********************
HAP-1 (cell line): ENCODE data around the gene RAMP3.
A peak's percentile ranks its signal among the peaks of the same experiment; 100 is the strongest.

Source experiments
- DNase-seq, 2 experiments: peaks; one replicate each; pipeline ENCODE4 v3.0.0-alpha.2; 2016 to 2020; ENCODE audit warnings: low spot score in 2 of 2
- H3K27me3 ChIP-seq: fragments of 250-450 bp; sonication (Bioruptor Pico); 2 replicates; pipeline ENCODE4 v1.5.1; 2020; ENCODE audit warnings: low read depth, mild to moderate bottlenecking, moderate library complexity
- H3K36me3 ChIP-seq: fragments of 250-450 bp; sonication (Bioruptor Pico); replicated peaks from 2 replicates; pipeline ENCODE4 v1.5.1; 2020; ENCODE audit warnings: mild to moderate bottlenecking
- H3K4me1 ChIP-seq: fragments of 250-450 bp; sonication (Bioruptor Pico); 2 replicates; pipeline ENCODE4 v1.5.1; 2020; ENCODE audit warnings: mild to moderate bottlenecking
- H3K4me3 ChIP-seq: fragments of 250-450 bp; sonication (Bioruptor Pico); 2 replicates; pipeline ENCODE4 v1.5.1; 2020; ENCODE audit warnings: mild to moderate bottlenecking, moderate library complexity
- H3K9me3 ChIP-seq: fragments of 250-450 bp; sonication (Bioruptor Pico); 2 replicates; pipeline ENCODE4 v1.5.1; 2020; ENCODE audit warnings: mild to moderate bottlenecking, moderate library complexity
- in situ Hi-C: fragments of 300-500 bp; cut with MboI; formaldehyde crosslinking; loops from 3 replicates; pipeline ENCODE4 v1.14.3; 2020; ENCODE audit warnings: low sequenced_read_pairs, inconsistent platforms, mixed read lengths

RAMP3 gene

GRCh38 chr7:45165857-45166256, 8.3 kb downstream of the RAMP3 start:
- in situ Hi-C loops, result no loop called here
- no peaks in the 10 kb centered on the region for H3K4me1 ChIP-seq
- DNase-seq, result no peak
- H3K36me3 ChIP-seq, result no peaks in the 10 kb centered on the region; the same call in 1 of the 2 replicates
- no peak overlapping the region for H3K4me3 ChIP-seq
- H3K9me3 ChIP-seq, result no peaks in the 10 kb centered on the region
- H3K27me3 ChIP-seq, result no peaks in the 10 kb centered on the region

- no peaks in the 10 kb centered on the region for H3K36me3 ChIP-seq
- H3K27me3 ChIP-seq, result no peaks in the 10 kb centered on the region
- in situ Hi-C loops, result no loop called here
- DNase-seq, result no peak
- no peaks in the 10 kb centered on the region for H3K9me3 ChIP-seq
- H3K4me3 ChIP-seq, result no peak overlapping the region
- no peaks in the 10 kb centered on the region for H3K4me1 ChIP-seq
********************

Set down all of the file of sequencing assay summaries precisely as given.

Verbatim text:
HAP-1 (cell line): ENCODE data around the gene RAMP3.
A peak's percentile ranks its signal among the peaks of the same experiment; 100 is the strongest.

Source experiments
- DNase-seq, 2 experiments: peaks; one replicate each; pipeline ENCODE4 v3.0.0-alpha.2; 2016 to 2020; ENCODE audit warnings: low spot score in 2 of 2
- H3K27me3 ChIP-seq: fragments of 250-450 bp; sonication (Bioruptor Pico); 2 replicates; pipeline ENCODE4 v1.5.1; 2020; ENCODE audit warnings: low read depth, mild to moderate bottlenecking, moderate library complexity
- H3K36me3 ChIP-seq: fragments of 250-450 bp; sonication (Bioruptor Pico); replicated peaks from 2 replicates; pipeline ENCODE4 v1.5.1; 2020; ENCODE audit warnings: mild to moderate bottlenecking
- H3K4me1 ChIP-seq: fragments of 250-450 bp; sonication (Bioruptor Pico); 2 replicates; pipeline ENCODE4 v1.5.1; 2020; ENCODE audit warnings: mild to moderate bottlenecking
- H3K4me3 ChIP-seq: fragments of 250-450 bp; sonication (Bioruptor Pico); 2 replicates; pipeline ENCODE4 v1.5.1; 2020; ENCODE audit warnings: mild to moderate bottlenecking, moderate library complexity
- H3K9me3 ChIP-seq: fragments of 250-450 bp; sonication (Bioruptor Pico); 2 replicates; pipeline ENCODE4 v1.5.1; 2020; ENCODE audit warnings: mild to moderate bottlenecking, moderate library complexity
- in situ Hi-C: fragments of 300-500 bp; cut with MboI; formaldehyde crosslinking; loops from 3 replicates; pipeline ENCODE4 v1.14.3; 2020; ENCODE audit warnings: low sequenced_read_pairs, inconsistent platforms, mixed read lengths

RAMP3 gene

GRCh38 chr7:45165857-45166256, 8.3 kb downstream of the RAMP3 start:
- in situ Hi-C loops, result no loop called here
- no peaks in the 10 kb centered on the region for H3K4me1 ChIP-seq
- DNase-seq, result no peak
- H3K36me3 ChIP-seq, result no peaks in the 10 kb centered on the region; the same call in 1 of the 2 replicates
- no peak overlapping the region for H3K4me3 ChIP-seq
- H3K9me3 ChIP-seq, result no peaks in the 10 kb centered on the region
- H3K27me3 ChIP-seq, result no peaks in the 10 kb centered on the region

- no peaks in the 10 kb centered on the region for H3K36me3 ChIP-seq
- H3K27me3 ChIP-seq, result no peaks in the 10 kb centered on the region
- in situ Hi-C loops, result no loop called here
- DNase-seq, result no peak
- no peaks in the 10 kb centered on the region for H3K9me3 ChIP-seq
- H3K4me3 ChIP-seq, result no peak overlapping the region
- no peaks in the 10 kb centered on the region for H3K4me1 ChIP-seq